LONDON (Reuters) - China's central bank, the People's Bank of China, has remained the world's biggest sovereign asset holder, with more than $3.4 trillion on its books, despite suffering a 12 percent slump in the value of its assets in 2015, a new report showed on Tuesday.
The annual report - compiled in its third year by the Official Monetary and Financial Institutions Forum (OMFIF) and to be released in full on Thursday - looks at asset management performance by public investors such as central banks, sovereign funds and public pension funds.
The highlights of the report showed that total assets under management of the 500 largest public investors fell by 2.9 percent or $855 billion to $28.99 trillion in 2015.
The decline was driven primarily by central banks, which saw their assets shrink by 6.1 percent due to low oil prices, a fall in gold prices and rising capital outflows from emerging market economies.
Meanwhile public pension funds saw assets fall by 0.6 percent, while those of sovereign funds grew at 0.04 percent - their slowest pace in at least a decade, said OMFIF.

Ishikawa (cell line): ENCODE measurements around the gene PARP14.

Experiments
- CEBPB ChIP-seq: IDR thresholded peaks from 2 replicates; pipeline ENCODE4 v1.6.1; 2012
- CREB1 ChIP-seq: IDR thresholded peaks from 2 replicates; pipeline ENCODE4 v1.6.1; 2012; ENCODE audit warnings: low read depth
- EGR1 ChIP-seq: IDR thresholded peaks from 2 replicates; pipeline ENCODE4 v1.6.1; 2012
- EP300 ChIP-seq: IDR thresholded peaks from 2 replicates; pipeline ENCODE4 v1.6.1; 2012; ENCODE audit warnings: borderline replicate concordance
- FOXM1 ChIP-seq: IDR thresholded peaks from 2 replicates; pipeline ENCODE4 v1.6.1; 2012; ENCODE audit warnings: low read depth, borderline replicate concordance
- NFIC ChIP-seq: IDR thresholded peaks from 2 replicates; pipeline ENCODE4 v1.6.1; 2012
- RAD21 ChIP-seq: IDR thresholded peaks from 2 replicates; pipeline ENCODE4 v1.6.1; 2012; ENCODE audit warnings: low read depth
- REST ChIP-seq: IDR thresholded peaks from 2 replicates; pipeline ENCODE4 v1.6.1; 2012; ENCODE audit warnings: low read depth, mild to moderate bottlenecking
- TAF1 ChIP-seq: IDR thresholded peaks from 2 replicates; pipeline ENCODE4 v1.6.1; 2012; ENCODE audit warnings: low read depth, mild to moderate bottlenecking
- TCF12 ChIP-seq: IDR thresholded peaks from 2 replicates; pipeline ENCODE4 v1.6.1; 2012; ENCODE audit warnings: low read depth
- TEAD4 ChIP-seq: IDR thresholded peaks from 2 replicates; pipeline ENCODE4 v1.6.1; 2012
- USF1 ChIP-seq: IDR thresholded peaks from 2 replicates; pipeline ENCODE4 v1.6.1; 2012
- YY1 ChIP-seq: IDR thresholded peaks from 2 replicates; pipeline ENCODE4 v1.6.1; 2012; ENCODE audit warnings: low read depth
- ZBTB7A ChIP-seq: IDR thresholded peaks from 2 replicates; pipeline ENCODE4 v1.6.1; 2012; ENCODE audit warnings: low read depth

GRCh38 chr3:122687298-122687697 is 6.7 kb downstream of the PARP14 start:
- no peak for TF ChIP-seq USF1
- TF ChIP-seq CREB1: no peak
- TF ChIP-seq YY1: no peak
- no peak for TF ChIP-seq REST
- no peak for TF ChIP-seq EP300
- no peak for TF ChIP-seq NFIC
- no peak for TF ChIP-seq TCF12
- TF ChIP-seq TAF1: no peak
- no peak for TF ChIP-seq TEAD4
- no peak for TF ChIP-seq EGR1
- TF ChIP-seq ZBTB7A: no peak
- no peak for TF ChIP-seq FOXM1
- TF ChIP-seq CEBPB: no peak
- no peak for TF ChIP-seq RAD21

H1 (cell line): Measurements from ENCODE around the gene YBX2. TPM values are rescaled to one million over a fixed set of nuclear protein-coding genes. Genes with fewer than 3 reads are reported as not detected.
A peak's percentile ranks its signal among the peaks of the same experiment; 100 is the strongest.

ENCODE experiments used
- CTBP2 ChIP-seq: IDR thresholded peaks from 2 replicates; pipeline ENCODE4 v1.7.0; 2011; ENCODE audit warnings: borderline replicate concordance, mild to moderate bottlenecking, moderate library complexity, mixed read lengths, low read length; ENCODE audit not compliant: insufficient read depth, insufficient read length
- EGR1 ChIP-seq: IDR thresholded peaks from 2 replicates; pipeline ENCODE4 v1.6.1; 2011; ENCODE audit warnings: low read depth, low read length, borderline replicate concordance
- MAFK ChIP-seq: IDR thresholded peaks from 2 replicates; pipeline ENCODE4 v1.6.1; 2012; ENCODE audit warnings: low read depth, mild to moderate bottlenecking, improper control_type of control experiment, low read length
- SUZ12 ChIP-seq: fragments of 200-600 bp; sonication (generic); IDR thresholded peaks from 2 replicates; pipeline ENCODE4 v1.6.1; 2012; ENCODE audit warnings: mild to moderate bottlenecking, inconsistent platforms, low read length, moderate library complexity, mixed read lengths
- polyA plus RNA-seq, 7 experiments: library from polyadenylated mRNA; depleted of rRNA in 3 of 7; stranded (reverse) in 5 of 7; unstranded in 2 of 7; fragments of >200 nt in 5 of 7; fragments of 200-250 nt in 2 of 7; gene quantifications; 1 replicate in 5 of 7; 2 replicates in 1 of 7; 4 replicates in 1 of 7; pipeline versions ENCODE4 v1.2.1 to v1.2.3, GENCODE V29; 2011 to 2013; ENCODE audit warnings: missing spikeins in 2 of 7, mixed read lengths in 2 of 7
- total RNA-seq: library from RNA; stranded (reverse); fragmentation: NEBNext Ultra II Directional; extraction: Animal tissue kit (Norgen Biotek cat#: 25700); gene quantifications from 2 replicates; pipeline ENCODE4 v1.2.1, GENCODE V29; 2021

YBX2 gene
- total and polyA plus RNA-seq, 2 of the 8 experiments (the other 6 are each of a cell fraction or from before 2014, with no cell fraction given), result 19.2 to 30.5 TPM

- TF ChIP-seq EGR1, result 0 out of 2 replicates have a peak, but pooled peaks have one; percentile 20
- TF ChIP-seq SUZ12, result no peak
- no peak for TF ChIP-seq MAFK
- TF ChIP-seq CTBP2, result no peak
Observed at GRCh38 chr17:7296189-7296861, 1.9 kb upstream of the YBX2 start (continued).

The list of the 10 biggest investors showed little change from the previous year, the report found, with Asian institutions continuing to dominate the ranking. Within the top 10, the biggest climb was by the China Investment Corporation, Beijing's sovereign wealth fund, which rose to number five after its assets under management increased by 14.4 percent.
The move displaced the Saudi Arabian Monetary Agency (SAMA) - the kingdom's central bank - which registered a more than 15 percent fall in its assets under management, the greatest loss in the top 10.
The report also found that central banks' net gold purchases accelerated to the highest ever annual rate last year.
Low interest rates, which reduce the opportunity cost of holding non-yielding bullion, as well as an increased perception of country risk and rising geopolitical uncertainty all helped boost appetite for the metal.
Global central bank gold holdings rose 22 percent in value terms to $1.36 trillion in the year to the end of April, driven by further buying and a rise in gold prices of a similar magnitude.
Acquisitions in recent years have chiefly been driven by China and Russia, as well as Kazakhstan, with purchases by other central banks dwindling.
Gold is becoming more attractive as a freestanding asset not issued by any government or state, at a time when asset managers are querying whether yields are sufficient to cover country risk, the OMFIF report found.
(Reporting by Karin Strohecker, Marc Jones and Jan Harvey; Editing by Hugh Lawson)